Clinton was specific and knowledgeable, going into detail. She went after Trump for being vague. I doubt that will hurt him much, but eventually he’ll have to give some details. 

Trump didn’t come off as a mad cartoon like he had in some interviews and soundbites.

But he was evasive, as if he either didn’t know the answers or didn’t want to answer the questions.

And sometimes he outright lied. Like how he repeatedly said he was against the Iraq war from the beginning, when he actually said in 2002 on the Howard Stern Show,  this: 



But revisionist history is pretty much a part of the Trump game. People are quick to buy that he’s the pro-life candidate, but he only “became” pro-life once it was time to run for office as a Republican. Before that, he was in favor of partial birth abortion being legal:

For the record, Clinton said she could support a ban on partial birth abortions so long as it had an exemption for the life and health of the mother. 

That’s more pro-life than Trump’s old position,  but less pro-life than the position he is vaguely but vociferously taking now, I think. 

Honestly, I’m worried. Trump sounded more reasonable and sane than I’d expected. 

I feel like we’re one step closer to having a bribe paying, scam college runningtorture advocating, warmongering, strip club owning, misogynist, unqualified, alleged child rapist as our president. 

Sigh.

I don’t want to sound like I’m trashing Republicans in general. I’m not. The GOP presidential field was pretty weak this time, but someone like McCain, Kasich, or even Romney would probably do a good job in the White House.

I know I’ve moved to the left quite a bit since I was younger, but Donald Trump really seems like the worst human being to run for president in my lifetime, maybe longer. I think he’s dangerous in a way that no nominee I’ve ever seen had been.

And it frightens me that so many sane, functional, good,  intelligent people disagree. 

It really frightens me that he may be leading our country for the next 4 to 8 years. 

Protesters in Charlotte Hugged the Soldiers Sent to Suppress Them

As I watch MSNBC’s coverage of the Charlotte, NC protests, I see protesters hugging the heavily armed and armored National Guardsmen who had been brought in to push them of the streets in half an hour when the curfew starts.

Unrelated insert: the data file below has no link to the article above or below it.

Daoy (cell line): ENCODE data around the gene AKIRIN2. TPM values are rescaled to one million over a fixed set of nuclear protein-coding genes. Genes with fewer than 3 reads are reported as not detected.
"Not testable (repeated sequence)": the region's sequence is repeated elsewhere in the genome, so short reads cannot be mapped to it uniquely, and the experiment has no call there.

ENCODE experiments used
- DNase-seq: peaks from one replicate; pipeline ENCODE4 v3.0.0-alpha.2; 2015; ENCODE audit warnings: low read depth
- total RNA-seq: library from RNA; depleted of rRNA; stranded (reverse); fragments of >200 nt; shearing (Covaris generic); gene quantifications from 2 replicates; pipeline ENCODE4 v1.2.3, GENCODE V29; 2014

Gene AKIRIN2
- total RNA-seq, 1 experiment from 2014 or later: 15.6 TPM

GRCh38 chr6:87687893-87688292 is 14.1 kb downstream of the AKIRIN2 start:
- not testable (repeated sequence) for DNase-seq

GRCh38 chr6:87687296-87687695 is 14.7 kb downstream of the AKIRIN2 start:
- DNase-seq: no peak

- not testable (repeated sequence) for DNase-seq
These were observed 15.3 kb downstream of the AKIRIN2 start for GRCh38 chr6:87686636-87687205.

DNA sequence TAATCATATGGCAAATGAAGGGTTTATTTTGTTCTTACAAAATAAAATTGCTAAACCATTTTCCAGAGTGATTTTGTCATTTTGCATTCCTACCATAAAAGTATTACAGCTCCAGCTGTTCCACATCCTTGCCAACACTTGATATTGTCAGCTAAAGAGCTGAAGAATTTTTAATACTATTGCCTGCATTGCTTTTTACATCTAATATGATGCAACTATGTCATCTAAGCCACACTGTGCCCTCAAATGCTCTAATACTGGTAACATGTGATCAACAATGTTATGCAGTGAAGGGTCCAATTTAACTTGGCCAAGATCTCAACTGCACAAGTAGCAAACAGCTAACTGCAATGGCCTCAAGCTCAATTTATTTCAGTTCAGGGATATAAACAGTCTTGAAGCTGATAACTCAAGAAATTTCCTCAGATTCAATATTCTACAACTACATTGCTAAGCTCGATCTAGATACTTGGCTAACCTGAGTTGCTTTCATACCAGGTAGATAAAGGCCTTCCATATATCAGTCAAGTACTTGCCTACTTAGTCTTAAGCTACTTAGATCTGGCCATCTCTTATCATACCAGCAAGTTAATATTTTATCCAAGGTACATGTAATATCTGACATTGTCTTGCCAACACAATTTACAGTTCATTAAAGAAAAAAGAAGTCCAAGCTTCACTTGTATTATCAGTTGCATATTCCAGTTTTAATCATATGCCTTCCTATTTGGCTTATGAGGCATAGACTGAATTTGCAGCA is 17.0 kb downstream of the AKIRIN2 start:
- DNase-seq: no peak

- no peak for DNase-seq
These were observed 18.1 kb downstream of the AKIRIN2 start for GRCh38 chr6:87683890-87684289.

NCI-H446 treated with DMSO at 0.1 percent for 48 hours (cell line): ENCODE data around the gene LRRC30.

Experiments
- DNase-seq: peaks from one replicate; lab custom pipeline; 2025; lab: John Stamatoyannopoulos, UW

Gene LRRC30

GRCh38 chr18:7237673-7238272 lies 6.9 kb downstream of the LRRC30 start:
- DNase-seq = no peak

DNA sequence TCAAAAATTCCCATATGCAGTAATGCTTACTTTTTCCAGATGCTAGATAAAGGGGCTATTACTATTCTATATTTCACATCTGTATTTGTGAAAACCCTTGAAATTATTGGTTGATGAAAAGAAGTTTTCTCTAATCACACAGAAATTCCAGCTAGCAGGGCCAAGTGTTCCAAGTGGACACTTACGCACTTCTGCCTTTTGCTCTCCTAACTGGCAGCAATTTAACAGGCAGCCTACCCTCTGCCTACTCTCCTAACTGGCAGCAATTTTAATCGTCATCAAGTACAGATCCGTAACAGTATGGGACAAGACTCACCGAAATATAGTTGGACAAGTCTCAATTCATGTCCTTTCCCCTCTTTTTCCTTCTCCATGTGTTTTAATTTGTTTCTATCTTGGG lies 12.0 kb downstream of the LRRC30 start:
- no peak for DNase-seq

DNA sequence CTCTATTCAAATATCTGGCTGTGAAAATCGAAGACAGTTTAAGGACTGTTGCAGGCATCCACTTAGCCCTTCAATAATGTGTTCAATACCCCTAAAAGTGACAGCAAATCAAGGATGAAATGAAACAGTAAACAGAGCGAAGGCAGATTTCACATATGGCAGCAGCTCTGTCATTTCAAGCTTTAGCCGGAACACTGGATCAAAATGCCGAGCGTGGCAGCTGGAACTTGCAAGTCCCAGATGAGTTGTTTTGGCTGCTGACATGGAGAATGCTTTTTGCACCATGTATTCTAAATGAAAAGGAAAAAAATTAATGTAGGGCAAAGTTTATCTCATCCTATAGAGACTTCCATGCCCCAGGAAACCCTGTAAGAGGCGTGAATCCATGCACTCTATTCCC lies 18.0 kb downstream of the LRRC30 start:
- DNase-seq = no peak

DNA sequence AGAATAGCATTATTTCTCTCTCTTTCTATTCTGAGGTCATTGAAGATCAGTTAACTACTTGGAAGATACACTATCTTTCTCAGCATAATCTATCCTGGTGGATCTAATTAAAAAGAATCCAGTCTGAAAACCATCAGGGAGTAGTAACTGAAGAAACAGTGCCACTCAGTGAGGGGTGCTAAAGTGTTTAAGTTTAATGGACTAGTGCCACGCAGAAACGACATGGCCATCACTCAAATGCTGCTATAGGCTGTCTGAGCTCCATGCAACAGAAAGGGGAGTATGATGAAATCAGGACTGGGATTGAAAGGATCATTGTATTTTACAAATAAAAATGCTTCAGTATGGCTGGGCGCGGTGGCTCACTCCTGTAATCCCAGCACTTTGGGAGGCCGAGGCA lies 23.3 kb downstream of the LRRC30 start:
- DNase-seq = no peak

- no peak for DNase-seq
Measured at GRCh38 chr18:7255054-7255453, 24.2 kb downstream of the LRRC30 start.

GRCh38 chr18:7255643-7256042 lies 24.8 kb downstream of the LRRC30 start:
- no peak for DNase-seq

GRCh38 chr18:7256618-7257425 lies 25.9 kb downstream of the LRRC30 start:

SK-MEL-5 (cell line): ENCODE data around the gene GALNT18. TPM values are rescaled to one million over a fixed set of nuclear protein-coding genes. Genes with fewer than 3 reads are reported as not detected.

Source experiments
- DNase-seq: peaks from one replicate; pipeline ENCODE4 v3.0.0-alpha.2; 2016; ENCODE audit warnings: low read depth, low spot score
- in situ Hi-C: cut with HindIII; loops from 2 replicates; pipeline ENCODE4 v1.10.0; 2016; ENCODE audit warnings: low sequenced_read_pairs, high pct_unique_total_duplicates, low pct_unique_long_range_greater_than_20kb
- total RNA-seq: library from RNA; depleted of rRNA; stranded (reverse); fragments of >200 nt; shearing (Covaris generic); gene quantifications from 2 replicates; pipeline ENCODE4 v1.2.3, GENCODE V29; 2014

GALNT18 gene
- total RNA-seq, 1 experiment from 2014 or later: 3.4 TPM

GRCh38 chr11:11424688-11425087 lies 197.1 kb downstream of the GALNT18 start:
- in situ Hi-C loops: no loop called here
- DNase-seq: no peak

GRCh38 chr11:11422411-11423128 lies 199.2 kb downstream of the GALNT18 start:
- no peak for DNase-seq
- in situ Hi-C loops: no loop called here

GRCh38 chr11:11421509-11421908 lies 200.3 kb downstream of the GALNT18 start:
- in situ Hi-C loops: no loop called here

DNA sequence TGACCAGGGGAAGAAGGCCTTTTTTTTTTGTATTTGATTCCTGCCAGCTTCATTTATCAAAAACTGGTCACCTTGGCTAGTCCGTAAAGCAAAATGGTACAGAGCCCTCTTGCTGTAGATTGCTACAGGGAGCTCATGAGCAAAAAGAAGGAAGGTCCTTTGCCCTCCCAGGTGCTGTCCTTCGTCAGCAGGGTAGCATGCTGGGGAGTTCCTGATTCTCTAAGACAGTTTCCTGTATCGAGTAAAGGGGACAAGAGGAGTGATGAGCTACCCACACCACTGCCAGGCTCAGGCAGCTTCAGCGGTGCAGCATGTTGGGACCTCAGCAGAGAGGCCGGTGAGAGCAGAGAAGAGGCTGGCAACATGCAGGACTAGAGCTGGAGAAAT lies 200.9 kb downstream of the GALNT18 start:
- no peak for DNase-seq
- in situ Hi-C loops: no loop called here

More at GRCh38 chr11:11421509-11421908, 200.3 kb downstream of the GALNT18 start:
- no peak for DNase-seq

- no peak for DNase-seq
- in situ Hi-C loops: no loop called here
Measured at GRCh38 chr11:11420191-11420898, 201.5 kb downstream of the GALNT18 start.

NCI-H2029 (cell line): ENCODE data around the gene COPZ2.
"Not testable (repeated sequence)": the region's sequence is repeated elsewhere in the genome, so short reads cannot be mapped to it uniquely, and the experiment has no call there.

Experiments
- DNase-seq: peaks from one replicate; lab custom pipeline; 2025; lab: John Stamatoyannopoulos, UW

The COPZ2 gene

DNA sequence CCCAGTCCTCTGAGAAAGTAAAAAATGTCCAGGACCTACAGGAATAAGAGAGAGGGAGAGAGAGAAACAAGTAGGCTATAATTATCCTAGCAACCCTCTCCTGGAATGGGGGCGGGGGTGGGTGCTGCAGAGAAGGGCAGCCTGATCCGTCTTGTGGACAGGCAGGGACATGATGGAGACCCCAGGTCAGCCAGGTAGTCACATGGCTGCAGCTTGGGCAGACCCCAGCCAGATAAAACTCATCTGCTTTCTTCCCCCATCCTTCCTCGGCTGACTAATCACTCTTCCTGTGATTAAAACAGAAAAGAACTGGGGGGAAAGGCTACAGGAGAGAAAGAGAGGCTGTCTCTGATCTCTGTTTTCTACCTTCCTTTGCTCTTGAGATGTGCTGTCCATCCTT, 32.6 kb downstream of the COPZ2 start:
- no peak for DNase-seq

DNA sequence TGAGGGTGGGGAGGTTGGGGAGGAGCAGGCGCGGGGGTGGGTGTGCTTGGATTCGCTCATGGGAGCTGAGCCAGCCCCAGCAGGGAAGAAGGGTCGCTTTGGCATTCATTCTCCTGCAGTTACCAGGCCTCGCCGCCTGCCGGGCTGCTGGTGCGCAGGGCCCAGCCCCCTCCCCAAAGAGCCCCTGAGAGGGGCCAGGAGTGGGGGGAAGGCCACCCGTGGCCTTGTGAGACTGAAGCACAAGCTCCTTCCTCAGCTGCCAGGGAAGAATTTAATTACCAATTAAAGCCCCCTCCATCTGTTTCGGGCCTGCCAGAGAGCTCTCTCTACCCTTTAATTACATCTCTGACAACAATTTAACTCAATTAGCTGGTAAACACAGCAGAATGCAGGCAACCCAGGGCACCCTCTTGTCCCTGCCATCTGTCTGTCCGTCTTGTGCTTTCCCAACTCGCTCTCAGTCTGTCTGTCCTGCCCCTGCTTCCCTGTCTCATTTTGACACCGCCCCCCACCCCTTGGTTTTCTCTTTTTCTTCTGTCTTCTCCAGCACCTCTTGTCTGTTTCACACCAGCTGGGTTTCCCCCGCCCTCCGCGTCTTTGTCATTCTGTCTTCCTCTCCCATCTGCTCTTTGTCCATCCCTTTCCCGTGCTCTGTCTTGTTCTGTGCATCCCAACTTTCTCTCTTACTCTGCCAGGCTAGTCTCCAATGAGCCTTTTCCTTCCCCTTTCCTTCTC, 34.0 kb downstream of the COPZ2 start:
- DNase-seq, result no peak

I am amazed. 

When Jesus said to bless those who curse you … this must be what he meant. 

Something went wrong the prior night, and violence broke out. The protesters made sure that didn’t happen again.  It was clear the police didn’t have enough people’s to control the protests, but the protestors controlled themselves. 

The national Guard was called in to enforce the mayor’s curfew. 

They came in Humvees, wearing heavy armor and carrying assault rifles straight out of Iraq.

And the protesters responded with hugs. 

These protesters are so much better than I am, and so much better than the people they’re proposing against. 

All I can do is speak out where I can,  and pray for them.

Anger Metastasizes Into Contempt, Rage Into Disgust


Anger can be righteous, when we are wronged,  when somebody we care about is wronged, or when we see injustice carried out. 

Anger is a high-energy state.  It tends to either dissipate or harden,  metastasize,  into a lower energy state … like contempt. 

Anger is an emotion of engagement. An angry person will push, even fight for change. Angry people are still in dialogue, still in relationship. 

When that hardens to contempt,  all that goes away.  People are written off as incorrigible,  as useless,  as bad people,  as worthless,  as less than, as unclean, as other

As Richard Beck noted in his book Unclean, contempt is the emotion of separation,  of dehumanization, the emotion that chokes empathy and hospitality, and justifies all manner of abuses and cruelties. 

So fight for your anger.  Hold onto our until you are ready to let go and forgive.  Don’t let it turn into something vile and cancerous, something that takes settles into your heart until it feels like it belongs there. 

But forgive quickly, and give yourself some distance  to heal, because there’s another emotion that can take hold, a high energy state even more destructive than contempt: 

Hate.

And we can’t let that one in. It’s the worst devil of them all.